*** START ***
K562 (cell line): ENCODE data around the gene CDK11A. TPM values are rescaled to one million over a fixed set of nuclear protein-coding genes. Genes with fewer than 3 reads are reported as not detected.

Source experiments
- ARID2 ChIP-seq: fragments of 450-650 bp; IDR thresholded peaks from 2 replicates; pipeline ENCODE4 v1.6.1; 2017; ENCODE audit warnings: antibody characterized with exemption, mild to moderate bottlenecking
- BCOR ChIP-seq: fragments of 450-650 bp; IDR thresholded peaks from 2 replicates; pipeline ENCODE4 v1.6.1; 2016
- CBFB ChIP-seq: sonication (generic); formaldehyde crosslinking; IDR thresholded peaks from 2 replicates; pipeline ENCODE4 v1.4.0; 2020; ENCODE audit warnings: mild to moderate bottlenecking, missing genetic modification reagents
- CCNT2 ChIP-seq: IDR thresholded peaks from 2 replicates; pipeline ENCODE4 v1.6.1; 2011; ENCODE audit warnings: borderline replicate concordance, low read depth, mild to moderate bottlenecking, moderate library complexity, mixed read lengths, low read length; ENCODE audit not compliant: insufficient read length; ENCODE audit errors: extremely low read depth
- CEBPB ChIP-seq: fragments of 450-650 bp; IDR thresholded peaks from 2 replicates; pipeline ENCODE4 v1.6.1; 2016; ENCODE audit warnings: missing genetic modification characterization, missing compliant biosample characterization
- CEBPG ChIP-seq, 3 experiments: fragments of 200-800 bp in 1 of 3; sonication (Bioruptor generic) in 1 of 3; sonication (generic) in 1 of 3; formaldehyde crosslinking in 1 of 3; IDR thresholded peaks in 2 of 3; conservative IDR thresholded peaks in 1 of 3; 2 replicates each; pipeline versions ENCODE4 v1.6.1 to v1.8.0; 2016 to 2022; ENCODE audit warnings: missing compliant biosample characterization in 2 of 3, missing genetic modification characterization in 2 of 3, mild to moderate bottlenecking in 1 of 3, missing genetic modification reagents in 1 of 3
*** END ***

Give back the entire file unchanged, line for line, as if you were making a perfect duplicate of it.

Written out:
K562 (cell line): ENCODE data around the gene CDK11A. TPM values are rescaled to one million over a fixed set of nuclear protein-coding genes. Genes with fewer than 3 reads are reported as not detected.

Source experiments
- ARID2 ChIP-seq: fragments of 450-650 bp; IDR thresholded peaks from 2 replicates; pipeline ENCODE4 v1.6.1; 2017; ENCODE audit warnings: antibody characterized with exemption, mild to moderate bottlenecking
- BCOR ChIP-seq: fragments of 450-650 bp; IDR thresholded peaks from 2 replicates; pipeline ENCODE4 v1.6.1; 2016
- CBFB ChIP-seq: sonication (generic); formaldehyde crosslinking; IDR thresholded peaks from 2 replicates; pipeline ENCODE4 v1.4.0; 2020; ENCODE audit warnings: mild to moderate bottlenecking, missing genetic modification reagents
- CCNT2 ChIP-seq: IDR thresholded peaks from 2 replicates; pipeline ENCODE4 v1.6.1; 2011; ENCODE audit warnings: borderline replicate concordance, low read depth, mild to moderate bottlenecking, moderate library complexity, mixed read lengths, low read length; ENCODE audit not compliant: insufficient read length; ENCODE audit errors: extremely low read depth
- CEBPB ChIP-seq: fragments of 450-650 bp; IDR thresholded peaks from 2 replicates; pipeline ENCODE4 v1.6.1; 2016; ENCODE audit warnings: missing genetic modification characterization, missing compliant biosample characterization
- CEBPG ChIP-seq, 3 experiments: fragments of 200-800 bp in 1 of 3; sonication (Bioruptor generic) in 1 of 3; sonication (generic) in 1 of 3; formaldehyde crosslinking in 1 of 3; IDR thresholded peaks in 2 of 3; conservative IDR thresholded peaks in 1 of 3; 2 replicates each; pipeline versions ENCODE4 v1.6.1 to v1.8.0; 2016 to 2022; ENCODE audit warnings: missing compliant biosample characterization in 2 of 3, missing genetic modification characterization in 2 of 3, mild to moderate bottlenecking in 1 of 3, missing genetic modification reagents in 1 of 3